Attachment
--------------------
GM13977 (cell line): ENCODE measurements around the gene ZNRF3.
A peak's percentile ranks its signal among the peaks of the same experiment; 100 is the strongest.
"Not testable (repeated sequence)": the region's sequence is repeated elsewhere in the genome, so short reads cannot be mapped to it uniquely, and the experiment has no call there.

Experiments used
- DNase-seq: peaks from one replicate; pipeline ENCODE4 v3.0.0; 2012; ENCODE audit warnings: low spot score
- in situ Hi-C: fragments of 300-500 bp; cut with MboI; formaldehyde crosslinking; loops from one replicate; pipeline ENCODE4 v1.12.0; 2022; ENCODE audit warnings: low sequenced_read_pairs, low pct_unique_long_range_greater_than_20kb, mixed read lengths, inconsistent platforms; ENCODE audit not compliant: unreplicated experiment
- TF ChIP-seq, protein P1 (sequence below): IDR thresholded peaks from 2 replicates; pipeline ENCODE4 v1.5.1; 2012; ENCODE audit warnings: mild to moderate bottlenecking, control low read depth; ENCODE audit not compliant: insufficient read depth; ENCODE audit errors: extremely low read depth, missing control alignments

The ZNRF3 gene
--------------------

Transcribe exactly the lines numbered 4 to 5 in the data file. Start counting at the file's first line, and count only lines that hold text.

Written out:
Experiments used
- DNase-seq: peaks from one replicate; pipeline ENCODE4 v3.0.0; 2012; ENCODE audit warnings: low spot score